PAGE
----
Not a big, but while looking through the compiled code I noticed a pattern that may be a nice easy optimization. In certain cases of less than you get two comparisons:

62D0 1303 jeq >62d8

62D2 1102 jlt >62d8

It stands to reason in those cases that the less than case is more likely than the equals case - might it make sense to test that one first?

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Not a big, but while looking through the compiled code I noticed a pattern that may be a nice easy optimization. In certain cases of less than you get two comparisons:

62D0 1303 jeq >62d8

62D2 1102 jlt >62d8

It stands to reason in those cases that the less than case is more likely than the equals case - might it make sense to test that one first?

Wouldn't this just be replaced with:

jle >62d8

jle is listed as an instruction in my book. A simple peephole optimization should take care of that.

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JLE only works for unsigned values AFAIK.

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Don't jump instructions all just test the status bits and it's up to the previous instructions to deal with signed/unsigned values?

At least that's what this book shows.

*edit*

I'm trying to figure out this table.

jle tests L> and jlt tests the A> bit

I can't find where L> and A> are explained in this book but L> must be Logical greater than and A> must be Arithmetic greater than?

Edited by JamesD
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Yes... but I'm hoping we don't dilute this thread with so much theory that Insomnia can't find the bug reports when he comes back.

Besides, my example was an example, the compiler emits several comparable patterns.

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• 1 month later...

Hi Everyone,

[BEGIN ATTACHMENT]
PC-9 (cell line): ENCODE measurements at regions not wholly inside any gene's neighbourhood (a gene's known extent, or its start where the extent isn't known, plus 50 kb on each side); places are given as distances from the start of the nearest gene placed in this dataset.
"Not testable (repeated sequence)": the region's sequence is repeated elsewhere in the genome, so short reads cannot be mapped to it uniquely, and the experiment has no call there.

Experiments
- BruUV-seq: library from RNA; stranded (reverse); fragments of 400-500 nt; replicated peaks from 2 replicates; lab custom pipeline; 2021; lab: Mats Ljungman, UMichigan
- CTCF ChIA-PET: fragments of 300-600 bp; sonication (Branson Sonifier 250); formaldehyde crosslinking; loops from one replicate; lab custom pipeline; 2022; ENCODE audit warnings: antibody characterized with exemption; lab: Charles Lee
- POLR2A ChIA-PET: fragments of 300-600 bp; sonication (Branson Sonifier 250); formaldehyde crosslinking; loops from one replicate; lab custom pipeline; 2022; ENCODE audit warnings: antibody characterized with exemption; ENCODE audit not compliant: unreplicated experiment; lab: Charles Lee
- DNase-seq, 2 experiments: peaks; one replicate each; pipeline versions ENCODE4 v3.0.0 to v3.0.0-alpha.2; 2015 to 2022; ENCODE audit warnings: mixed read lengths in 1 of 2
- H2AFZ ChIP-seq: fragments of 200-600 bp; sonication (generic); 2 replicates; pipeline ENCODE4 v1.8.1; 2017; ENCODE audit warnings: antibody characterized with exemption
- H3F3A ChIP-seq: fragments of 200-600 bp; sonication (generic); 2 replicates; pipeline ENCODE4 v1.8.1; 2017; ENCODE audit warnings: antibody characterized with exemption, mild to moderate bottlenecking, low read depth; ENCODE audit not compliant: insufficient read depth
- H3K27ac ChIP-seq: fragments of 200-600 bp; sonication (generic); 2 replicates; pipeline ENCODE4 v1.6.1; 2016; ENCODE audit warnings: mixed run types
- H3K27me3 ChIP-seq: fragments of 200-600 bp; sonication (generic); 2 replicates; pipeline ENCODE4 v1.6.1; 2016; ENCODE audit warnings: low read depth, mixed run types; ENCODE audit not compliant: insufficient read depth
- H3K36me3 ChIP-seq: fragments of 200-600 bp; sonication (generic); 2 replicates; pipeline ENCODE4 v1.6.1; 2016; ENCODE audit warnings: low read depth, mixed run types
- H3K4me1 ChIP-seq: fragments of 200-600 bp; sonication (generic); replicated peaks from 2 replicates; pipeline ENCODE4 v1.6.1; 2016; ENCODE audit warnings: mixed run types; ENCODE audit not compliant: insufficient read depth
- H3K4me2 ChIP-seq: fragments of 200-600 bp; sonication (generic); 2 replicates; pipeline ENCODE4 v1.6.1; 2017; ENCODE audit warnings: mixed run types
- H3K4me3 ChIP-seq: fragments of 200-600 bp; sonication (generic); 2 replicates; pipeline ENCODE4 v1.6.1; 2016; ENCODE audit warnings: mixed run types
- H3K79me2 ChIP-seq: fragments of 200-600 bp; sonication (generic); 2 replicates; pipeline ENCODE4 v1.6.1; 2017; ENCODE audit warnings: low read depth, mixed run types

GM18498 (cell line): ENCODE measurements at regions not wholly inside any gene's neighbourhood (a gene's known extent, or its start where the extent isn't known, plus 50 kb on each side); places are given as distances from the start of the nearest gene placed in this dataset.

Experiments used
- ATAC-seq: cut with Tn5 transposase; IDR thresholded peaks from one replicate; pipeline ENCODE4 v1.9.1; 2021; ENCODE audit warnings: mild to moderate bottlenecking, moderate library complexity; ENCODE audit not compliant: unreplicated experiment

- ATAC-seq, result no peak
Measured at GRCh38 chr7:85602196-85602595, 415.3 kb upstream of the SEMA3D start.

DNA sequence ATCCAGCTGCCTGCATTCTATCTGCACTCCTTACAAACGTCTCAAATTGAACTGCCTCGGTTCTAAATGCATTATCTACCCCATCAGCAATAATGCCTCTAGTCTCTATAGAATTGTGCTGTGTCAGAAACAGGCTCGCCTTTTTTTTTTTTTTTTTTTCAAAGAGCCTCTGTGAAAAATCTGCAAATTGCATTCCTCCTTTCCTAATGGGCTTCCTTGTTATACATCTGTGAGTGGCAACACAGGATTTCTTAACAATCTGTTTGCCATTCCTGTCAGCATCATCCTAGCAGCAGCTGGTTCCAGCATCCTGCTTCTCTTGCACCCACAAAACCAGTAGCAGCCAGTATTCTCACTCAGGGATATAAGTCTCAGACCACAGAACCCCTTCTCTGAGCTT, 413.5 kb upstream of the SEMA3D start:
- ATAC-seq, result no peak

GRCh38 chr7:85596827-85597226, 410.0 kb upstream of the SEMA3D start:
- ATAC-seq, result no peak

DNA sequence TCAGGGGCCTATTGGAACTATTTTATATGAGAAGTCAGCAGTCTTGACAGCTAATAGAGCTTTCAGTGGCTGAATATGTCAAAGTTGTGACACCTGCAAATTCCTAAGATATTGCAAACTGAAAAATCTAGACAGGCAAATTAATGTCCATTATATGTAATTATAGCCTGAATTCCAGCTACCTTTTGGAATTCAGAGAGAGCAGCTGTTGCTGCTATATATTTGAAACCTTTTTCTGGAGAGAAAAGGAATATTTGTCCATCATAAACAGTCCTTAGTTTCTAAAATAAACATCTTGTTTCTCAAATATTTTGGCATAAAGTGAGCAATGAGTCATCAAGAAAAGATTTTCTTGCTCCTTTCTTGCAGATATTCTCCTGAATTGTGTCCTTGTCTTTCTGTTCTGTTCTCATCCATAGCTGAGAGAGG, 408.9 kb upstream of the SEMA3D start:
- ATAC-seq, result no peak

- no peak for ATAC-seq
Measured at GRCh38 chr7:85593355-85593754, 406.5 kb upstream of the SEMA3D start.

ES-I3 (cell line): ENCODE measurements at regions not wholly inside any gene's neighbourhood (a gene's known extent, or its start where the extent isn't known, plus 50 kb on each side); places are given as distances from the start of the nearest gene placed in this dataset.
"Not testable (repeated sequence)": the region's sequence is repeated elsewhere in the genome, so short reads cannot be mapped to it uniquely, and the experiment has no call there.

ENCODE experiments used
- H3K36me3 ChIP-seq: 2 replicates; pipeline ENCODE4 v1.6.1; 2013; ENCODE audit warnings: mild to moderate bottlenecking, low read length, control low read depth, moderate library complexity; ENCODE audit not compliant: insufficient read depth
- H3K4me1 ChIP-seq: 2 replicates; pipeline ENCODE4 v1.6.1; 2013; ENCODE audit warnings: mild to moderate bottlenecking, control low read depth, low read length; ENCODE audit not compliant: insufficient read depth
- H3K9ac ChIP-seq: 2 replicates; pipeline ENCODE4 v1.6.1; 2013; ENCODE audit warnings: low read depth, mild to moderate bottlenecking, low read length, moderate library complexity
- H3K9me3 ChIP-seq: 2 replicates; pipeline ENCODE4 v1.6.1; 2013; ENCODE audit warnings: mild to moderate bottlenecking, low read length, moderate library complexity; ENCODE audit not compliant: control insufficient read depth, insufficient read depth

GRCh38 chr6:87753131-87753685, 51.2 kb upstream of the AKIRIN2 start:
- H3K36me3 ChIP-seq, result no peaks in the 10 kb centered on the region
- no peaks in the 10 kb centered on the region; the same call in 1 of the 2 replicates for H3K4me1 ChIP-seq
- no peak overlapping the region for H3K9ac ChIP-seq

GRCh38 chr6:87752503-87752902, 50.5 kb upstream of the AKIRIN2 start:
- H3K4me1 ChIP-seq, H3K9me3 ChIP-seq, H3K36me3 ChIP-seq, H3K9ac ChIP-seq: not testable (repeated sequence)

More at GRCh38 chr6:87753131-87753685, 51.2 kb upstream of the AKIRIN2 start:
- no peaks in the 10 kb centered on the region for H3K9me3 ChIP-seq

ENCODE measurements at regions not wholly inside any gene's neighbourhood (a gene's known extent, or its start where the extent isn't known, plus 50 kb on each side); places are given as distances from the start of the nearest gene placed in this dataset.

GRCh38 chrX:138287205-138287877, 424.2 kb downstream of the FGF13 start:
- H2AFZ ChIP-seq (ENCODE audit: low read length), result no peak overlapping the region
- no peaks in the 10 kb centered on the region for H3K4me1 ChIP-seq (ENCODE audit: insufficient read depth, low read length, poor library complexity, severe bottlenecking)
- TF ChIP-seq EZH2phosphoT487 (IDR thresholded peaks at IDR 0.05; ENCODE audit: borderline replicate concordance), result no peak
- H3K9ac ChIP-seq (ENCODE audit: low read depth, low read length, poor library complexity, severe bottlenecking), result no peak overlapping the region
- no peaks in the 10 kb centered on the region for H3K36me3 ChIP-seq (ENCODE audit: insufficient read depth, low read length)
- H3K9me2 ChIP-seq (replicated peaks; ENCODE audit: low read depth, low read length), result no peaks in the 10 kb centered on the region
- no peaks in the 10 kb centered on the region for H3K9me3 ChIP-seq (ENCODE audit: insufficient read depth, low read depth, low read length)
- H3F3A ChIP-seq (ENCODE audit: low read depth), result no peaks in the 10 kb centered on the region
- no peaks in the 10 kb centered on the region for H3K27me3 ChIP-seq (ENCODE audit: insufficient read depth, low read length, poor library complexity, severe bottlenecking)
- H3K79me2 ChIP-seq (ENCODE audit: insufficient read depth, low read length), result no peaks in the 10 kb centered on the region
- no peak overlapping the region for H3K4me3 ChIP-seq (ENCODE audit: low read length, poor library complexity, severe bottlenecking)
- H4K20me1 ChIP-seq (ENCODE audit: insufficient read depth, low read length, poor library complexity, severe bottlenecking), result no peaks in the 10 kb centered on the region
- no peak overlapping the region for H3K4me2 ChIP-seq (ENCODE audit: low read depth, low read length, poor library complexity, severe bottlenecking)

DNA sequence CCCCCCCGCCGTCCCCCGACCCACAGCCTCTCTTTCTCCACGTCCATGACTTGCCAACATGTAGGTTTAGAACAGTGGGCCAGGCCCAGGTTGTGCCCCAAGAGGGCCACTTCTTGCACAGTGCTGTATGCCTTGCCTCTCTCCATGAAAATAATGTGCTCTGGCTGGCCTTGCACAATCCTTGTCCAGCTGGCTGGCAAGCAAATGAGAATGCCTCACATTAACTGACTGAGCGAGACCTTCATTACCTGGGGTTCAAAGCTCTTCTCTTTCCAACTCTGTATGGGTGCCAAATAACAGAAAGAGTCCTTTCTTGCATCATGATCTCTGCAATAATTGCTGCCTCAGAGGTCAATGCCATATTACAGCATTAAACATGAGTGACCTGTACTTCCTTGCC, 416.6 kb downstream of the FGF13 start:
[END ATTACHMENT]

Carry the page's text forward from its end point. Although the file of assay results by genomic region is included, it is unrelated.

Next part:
Following the Tursi video and the instructions on harmlesslion.com I was able to get a XP SP3 VM built with GCC and the latest patches.

Great work! Many thanks!!!

Successfully compiled the Hello World program - ran it directly off the PC using HDX and it worked! (Yay!) (EA option 5, then HDX1.EA.HELLO)

However - I am not a C programmer... I have tinkered with the Hello World and now have # marks flying around on the screen and such... however, I'd like to port joe (Wordstar mode) to the TI... Looking at that source code made me run back to Hello World. Nano - which I thought would be simple was also super scary.

Can anyone recommend a decent C tutorial?

is stdio something that works on the TI - or am I relegated to writing to VDP memory?

Now that I have it - and it works - what would be the next steps? (besides hire a programmer)

Cheers, Arthur...

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I would imagine an internet search should turn up some tutorials on C (I've found one for C++). It seems like a good C tutorial should be pretty easy to find - as far as my somewhat limited experience I can tell, the worst language for trying to learn on your own is javascript.

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Hi Everyone,

Following the Tursi video and the instructions on harmlesslion.com I was able to get a XP SP3 VM built with GCC and the latest patches.

Great work! Many thanks!!!

Successfully compiled the Hello World program - ran it directly off the PC using HDX and it worked! (Yay!) (EA option 5, then HDX1.EA.HELLO)

However - I am not a C programmer... I have tinkered with the Hello World and now have # marks flying around on the screen and such... however, I'd like to port joe (Wordstar mode) to the TI... Looking at that source code made me run back to Hello World. Nano - which I thought would be simple was also super scary.

Can anyone recommend a decent C tutorial?

is stdio something that works on the TI - or am I relegated to writing to VDP memory?

Now that I have it - and it works - what would be the next steps? (besides hire a programmer)

Cheers, Arthur...

Ah, text editors are not easy targets to start with, especially not relatively full-featured ones like joe or nano. Just looking at the hardware specs of the TI, the way these modern programs approach their in-memory buffers will be challenging to port to something like the TI. stdio and cohorts are not available on the TI, so you would have to write those functions yourself first, which is not necessarily a simple task as C's string handling is not straightforward for non-C enthusiasts .

I think a more fruitful approach might be to just start from scratch. I find that the best way to learn a new programming language is to start out with a small but 'nifty' little project and learn as you go. Otherwise it is difficult to keep interest if you're only following tutorials that keep to the dry subject matter.